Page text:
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Neal Morse - Life And Times album review

A day in the life

Cover art for Neal Morse - Life And Times album

Some people keep a diary. Neal Morse writes songs. And Life And Times is just what it says: a series of snapshots from Morse’s life as it is playing out right now.

Some of it is domestic stuff – helping his son going through a break-up (JoAnna). Some of it cuts deeper, including the issue of soldier suicides (He Died At Home). There are postcards from his travels on tour (Selfie In The Square, Manchester), and the thoughts that can pop up at any time (Lay Low, Wave On The Ocean, If I Only Had A Day).

Musically, Life And Times is at the other end of the spectrum from last year’s double-album prog epic The Similitude Of A Dream, best summed up by the title of the opening track, Livin’ Lightly. The songs are acoustically driven, close-up and intricate. The lyrics are, not surprisingly, faith-driven but seldom obtrusively so.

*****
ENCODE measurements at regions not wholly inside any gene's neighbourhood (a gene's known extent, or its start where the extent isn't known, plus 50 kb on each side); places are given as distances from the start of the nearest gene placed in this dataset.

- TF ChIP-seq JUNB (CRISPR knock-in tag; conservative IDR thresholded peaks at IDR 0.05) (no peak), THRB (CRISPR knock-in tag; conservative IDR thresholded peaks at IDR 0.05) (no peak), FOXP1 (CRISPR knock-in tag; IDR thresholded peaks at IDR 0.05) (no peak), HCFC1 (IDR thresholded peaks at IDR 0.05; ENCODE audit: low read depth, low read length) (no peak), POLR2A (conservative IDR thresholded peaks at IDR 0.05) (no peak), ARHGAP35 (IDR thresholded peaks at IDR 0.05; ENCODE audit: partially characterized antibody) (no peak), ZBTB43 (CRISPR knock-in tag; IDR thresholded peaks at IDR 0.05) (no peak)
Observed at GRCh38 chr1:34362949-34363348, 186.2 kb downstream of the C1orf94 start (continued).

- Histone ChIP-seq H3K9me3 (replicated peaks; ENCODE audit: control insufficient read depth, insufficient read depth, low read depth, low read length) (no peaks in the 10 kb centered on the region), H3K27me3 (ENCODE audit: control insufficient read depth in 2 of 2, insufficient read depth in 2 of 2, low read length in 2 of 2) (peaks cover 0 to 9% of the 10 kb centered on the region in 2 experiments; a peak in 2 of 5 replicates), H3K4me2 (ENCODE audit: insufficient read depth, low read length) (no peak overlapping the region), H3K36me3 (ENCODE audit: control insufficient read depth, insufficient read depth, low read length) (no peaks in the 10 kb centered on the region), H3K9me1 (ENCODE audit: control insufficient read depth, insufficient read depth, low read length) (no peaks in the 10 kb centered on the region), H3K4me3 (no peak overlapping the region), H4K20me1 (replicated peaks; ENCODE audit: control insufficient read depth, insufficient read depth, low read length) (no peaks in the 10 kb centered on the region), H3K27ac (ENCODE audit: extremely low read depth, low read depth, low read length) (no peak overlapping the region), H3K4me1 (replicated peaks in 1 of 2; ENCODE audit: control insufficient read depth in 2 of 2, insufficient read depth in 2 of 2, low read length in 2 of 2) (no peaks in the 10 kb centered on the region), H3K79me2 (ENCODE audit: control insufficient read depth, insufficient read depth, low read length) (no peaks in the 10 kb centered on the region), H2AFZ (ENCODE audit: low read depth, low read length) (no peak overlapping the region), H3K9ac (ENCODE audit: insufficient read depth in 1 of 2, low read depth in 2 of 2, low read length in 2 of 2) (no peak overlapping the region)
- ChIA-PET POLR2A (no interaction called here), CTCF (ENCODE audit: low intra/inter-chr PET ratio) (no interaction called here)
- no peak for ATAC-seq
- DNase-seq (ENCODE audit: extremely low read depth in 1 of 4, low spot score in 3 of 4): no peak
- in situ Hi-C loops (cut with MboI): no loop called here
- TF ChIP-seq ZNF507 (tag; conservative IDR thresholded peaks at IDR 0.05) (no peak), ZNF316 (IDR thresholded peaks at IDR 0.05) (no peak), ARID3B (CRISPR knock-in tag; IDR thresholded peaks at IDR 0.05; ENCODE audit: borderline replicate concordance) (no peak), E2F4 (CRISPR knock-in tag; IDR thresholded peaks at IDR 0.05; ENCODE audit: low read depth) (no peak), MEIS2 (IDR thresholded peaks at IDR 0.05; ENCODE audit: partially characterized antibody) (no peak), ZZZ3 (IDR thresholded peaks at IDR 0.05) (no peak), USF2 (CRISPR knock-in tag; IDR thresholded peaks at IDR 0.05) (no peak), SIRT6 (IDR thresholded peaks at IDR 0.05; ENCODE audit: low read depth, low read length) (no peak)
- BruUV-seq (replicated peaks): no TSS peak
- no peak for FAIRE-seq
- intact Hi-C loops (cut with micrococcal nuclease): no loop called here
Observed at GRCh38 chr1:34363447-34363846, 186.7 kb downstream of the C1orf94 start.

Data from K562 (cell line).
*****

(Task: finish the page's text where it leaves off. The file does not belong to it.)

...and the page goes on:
Hugh Fielder has been writing about music for 47 years. Actually 58 if you include the essay he wrote about the Rolling Stones in exchange for taking time off school to see them at the Ipswich Gaumont in 1964. He was news editor of Sounds magazine from 1975 to 1992 and editor of Tower Records Top magazine from 1992 to 2001. Since then he has been freelance. He has interviewed the great, the good and the not so good and written books about some of them. His favourite possession is a piece of columnar basalt he brought back from Iceland.